Mothers Day. In many churches its celebrated as a church holiday when Pentecost, Trinity, or All Saints Day are not. In some, it’s the second highest attendance Sunday after Easter (I know it was in the churches I’ve pastored!). On May 8th, it will be rare that you don’t find a bulletin cover with the title “Mother’s Day” printed on the front.
Oh, how we love the day! In fact, so many churches have Mother’s Day routines executed with robot-like procession. Few can imagine doing it any other way.
But in this high exalted practice of Mother’s Day celebrated in churches of all sizes and flavors, I believe hurt occurs. Hurt occurs in practices like these 5 common Mother’s Day observances:
1. Presents: all mothers get a present. Usually a candle or inspirational book or maybe even some chocolate. Christian bookstores love this time of year– just check one out and see how vast the marketed merchandise is! But what about everyone else?
2. Pin a flower on the mothers. Many churches order a corsage for every mother in worship. Some churches even go as far as creating an elaborate pinning ceremony for each mother. But what about honoring the women who want to have biological children or adopt and can’t (for whatever reason)? What about women who seek to mother in more communal ways?
3. The Game of Youngest/ Oldest. The pastor asks the oldest living mother is identified then the youngest (by a series of questions that would slowly sit down more and more of crowd till only one mother in each category remains). Both the oldest and the youngest receive a prize. But what about the woman in the congregation who just loss her mother? What about the mother who just had a still birth?
4. Brunches and/or receptions. Mothers (or mothers-to- be) are invited to pancake breakfasts with pampering products on the table to take home. And/ or special cakes are ordered to honor the mothers during coffee hour and the mothers go first in line. But what about the aunties who love their dear ones just as much? What about that childless woman who babysits for everyone in the church and loves all the kids the like her own? What about that mother-to-be who’s adopting but can’t tell anyone in the church about her match yet?
I object to all of this hurt (no matter if it is unintentional) to say: isn’t life in the kingdom of God a calling to create a different kind of community?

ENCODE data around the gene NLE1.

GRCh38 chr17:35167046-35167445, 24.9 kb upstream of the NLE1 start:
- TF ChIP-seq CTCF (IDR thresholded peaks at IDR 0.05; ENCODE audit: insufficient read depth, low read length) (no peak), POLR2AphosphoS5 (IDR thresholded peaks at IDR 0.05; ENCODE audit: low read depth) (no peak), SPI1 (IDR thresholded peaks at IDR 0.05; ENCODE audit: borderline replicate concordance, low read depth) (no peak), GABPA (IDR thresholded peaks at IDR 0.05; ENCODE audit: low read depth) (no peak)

A community that Jesus created when he said, “Who are my mother and brothers? Whoever does the will of my Father in heaven are my brother and sister and mother.”
A community where the Holy Spirit has come to make us one in Christ Jesus…
A community called the church where we are called to bear one another’s burdens…
I believe so many of us in the church throw out the gospel part of our community when it comes to Mother’s Day. But how do we change? Here are two paths:
Choice 1: Avoid the observance all together. Worship as if it was any other week in Eastertide. (Few churches are this bold)
Choice 2: Make the church welcoming to all women and men on Mother’s Day. Consider things like this:
- Write inclusive liturgies. One year, I offered this call to worship as prayer to start the service. Many members commented to me about afterwards saying it felt inclusive and respectful of them as individuals.
- Design a service around the theme of God as Mother. Check out the metaphors of mothering in scriptures such as Isaiah 49 or Isaiah 66. Use the service as an opportunity to talk about God’s mothering us (something we all need no matter if we are with children or male or female).
- Celebrate all women. Invite women to share testimonies who are mothers without children. Invite men to share stories of strength about their mothers alive or not. Sing songs by women. Read scriptures about women. Incorporate special art by or about women.
If all else fails, be mindful. Be ye kind. Don’t go in the day blindly. Such self-awareness goes along way toward building a zone of compassion. And don’t our churches need to be more compassionate places especially on Mother’s Day?
Elizabeth Hagan is a Baptist minister serving churches through intentional interims in the Washington, DC area. She’s the author of a book about her experience with infertility due out with Chalice Press in October. You can follow her blog over at elizabethhagan.com. Subscribe for email updates about Elizabeth’s new book from Chalice Press at chalicepress.com.